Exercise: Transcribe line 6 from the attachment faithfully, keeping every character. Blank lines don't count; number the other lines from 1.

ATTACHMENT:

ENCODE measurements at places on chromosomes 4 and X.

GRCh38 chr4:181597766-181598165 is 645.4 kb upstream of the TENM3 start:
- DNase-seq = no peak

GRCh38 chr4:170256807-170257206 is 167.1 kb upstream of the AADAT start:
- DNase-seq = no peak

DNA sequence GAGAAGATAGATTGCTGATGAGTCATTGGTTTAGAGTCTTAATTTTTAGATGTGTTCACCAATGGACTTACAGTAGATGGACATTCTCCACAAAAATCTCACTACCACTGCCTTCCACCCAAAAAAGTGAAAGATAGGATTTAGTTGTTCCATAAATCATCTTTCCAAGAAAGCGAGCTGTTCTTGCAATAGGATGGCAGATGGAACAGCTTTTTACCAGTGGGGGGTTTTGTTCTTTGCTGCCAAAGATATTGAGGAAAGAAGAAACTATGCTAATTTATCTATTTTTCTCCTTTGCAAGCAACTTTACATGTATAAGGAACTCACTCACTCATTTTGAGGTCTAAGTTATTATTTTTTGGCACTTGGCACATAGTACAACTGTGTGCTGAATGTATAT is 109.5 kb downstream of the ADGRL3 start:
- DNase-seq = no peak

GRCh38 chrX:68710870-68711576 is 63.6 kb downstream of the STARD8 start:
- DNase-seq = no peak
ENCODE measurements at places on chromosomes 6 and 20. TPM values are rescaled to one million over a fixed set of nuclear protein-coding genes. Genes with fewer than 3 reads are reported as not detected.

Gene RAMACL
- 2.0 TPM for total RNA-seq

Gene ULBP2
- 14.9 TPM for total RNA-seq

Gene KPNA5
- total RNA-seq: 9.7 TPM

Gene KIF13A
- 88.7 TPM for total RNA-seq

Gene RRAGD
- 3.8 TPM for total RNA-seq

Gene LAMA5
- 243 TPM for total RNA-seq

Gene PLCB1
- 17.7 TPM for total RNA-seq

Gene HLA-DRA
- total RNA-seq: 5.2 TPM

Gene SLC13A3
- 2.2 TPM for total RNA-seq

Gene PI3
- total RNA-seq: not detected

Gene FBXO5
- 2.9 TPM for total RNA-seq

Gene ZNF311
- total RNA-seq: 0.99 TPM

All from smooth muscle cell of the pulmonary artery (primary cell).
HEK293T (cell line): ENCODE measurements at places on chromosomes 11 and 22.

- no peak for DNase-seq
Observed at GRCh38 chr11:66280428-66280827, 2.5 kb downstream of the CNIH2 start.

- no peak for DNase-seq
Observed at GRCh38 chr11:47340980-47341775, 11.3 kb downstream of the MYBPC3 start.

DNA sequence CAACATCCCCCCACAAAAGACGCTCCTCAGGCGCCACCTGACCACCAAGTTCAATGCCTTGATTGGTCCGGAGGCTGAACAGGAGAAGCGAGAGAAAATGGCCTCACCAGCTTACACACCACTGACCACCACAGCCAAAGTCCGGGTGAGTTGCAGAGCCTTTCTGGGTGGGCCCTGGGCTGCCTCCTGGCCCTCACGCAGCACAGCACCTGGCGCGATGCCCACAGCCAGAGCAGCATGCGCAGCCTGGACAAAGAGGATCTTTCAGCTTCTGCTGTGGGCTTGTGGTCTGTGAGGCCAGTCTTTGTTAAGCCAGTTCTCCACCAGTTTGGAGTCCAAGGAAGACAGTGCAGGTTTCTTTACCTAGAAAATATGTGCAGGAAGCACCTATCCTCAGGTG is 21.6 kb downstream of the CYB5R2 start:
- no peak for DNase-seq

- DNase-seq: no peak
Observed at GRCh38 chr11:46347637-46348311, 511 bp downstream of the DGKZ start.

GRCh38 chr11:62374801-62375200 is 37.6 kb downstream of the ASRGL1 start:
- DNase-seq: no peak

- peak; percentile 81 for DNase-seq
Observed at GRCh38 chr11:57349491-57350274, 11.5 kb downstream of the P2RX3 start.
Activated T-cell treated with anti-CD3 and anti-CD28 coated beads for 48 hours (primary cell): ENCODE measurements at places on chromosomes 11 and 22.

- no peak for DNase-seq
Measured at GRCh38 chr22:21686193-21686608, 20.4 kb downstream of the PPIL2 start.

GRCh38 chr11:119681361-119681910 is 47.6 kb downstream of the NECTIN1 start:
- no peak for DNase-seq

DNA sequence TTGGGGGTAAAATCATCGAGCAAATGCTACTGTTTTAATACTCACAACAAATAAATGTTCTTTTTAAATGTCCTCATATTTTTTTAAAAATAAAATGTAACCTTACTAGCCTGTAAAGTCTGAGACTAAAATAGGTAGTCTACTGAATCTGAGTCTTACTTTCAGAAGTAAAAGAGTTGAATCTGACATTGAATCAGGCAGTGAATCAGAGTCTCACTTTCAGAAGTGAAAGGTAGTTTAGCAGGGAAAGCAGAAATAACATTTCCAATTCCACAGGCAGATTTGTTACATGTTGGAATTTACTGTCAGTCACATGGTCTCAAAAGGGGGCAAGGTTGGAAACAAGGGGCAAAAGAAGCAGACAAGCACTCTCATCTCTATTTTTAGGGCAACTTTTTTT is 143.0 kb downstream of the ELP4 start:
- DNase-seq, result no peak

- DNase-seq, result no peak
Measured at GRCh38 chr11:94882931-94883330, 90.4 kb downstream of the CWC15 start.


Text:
DNA sequence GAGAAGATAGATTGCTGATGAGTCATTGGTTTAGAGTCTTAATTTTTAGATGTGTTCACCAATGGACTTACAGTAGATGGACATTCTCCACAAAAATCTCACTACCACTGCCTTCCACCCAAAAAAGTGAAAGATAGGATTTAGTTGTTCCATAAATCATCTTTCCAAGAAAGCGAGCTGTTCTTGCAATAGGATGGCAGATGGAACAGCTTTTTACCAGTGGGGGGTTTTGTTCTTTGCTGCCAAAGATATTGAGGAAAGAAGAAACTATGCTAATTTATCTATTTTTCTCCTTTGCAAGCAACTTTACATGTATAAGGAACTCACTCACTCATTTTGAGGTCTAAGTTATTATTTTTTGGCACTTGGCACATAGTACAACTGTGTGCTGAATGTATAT is 109.5 kb downstream of the ADGRL3 start: